I think that there isn’t any sound policy that shields the illness and welfare of several Filipino employees. One issue that appears forgotten or ignored by the government is the policy on non-regular employees. In 2010, there are approximately 850,085 non-regular employees from 3.04 Million who are employed. This comprises about one-third (27.94 percent) of their total employed employees and has significantly increased in the last survey. One of the problems which often arise from local stories is that it’s often tricky to get hired for a regular position because of the complicated and often poorly implemented methods of qualifying employees to become regular. The Bureau of Labor and Employment Statistics (BLES) mentioned that: Manufacturing and real estate, leasing and business services employed the majority of the non-regular employees. Oftentimes, even in the authorities, many competent and well-experienced employees tend to be left outside while a few rookies get ahead of them because of their “personality edge” or even due to their family ties to those in higher positions. Non-regular workers in the Philippines do not usually experience the assumed standard benefits given to all workers. It’s said to be unfair since, many government institutions are providing the same work loads to non-regular employees, work 40 hours/week and even beyond but they are not given the advantages like a 13th month pay plus a yearlong bonus.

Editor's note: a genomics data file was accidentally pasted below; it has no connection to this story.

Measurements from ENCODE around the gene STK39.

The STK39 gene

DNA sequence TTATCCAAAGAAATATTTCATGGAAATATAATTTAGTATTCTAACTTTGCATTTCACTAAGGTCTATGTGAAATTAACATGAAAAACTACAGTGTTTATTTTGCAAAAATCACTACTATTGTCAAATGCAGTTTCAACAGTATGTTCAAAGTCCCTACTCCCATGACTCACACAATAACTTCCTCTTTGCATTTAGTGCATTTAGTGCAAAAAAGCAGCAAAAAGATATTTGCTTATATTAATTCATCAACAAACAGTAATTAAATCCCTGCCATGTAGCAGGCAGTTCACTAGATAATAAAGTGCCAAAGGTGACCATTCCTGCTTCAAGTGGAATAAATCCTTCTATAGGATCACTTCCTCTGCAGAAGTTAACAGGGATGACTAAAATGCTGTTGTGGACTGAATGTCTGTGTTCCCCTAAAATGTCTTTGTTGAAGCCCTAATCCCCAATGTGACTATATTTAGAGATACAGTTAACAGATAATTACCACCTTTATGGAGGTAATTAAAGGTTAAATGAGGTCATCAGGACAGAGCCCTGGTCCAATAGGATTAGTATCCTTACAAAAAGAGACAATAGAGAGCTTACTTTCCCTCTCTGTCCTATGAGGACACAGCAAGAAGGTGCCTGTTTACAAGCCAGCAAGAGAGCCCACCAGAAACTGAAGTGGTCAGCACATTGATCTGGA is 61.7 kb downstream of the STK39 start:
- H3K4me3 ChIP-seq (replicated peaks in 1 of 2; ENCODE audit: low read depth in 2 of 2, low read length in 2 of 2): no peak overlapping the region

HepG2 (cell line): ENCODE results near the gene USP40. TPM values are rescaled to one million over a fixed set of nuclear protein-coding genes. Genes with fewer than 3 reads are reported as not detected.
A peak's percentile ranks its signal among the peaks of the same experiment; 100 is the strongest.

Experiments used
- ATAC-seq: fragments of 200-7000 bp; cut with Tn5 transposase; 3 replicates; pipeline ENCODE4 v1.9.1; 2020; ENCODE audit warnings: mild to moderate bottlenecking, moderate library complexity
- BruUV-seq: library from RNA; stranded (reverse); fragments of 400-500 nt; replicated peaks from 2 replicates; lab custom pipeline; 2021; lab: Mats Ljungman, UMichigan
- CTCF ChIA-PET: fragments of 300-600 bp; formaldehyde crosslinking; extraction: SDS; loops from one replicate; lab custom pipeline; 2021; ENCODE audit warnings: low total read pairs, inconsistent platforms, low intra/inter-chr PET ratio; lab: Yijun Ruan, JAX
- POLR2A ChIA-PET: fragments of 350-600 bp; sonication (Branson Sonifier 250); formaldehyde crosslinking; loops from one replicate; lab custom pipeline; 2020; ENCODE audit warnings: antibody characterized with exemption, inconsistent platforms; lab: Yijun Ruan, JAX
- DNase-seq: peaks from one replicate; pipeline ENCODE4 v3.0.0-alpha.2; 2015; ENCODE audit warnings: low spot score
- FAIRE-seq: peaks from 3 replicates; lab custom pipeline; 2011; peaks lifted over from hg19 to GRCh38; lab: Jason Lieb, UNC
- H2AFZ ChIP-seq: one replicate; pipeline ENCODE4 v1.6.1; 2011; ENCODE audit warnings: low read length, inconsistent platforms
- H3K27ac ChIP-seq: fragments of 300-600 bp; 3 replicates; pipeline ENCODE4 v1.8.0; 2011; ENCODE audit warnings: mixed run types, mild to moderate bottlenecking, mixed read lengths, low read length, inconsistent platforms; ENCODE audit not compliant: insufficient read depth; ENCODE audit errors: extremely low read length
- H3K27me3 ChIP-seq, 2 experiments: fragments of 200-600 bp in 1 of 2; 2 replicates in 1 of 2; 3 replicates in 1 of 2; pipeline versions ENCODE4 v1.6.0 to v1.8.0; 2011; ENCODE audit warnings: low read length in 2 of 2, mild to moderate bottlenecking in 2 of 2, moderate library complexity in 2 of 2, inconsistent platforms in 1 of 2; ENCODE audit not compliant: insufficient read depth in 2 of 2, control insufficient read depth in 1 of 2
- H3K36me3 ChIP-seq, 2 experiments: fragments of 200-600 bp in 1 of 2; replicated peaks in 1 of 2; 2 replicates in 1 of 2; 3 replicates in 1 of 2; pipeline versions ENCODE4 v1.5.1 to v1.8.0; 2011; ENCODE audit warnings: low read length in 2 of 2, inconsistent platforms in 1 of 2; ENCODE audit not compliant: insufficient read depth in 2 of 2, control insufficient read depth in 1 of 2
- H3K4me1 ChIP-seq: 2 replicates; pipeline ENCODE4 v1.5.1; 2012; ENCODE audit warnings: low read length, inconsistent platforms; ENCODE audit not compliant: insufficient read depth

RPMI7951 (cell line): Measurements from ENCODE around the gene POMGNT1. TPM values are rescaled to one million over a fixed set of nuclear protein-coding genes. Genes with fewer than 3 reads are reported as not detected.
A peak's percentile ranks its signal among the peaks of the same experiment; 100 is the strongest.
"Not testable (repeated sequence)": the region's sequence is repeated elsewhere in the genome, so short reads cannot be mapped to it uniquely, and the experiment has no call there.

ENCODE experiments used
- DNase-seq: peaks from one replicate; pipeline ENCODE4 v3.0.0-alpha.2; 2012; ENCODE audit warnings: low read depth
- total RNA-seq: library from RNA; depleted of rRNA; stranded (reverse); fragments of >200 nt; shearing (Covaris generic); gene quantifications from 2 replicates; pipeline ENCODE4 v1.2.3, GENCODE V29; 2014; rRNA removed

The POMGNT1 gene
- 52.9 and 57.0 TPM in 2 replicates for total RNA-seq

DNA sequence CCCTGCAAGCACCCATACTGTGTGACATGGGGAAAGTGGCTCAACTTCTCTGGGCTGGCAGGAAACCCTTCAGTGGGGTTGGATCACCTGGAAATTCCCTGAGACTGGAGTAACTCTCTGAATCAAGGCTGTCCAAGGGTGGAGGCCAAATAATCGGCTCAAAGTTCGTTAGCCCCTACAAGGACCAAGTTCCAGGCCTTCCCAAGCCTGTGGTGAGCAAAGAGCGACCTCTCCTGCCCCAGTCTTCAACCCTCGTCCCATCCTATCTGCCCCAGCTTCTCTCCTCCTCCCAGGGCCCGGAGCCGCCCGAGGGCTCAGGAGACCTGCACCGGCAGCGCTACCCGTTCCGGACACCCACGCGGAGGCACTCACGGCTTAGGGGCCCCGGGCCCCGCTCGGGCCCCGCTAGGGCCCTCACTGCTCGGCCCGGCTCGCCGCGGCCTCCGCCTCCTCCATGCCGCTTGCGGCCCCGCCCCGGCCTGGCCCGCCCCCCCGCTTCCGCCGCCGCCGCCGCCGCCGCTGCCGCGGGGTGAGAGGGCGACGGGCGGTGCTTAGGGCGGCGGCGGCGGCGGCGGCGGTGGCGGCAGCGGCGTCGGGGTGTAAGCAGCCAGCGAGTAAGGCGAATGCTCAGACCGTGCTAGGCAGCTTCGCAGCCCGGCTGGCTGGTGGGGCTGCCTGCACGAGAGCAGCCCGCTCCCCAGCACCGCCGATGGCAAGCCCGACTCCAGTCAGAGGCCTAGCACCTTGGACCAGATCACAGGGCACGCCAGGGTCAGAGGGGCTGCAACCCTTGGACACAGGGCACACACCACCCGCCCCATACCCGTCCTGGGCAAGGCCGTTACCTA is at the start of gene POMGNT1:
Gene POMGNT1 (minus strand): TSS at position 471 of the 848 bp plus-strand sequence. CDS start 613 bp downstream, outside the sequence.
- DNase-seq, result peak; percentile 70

* The DOLE said in 2011 that contractual employees may enjoy security of tenure and other benefits that regular workers are getting. There is however no clear report if this is actually implemented.
Social Unrest and Peace. The Philippines is rated by Economist Intelligence Unit (EIU) beneath the high risk category. Many Filipinos go out because of social unrest. Peace and security oftentimes becomes a major motive of going abroad because of life threats. I understood a few persons who are well flourishing professionals or who have great companies but have selected to go abroad due to a life threatening atmosphere. It further shows their distrust to the peacekeeping and law enforcement institution of the Philippines.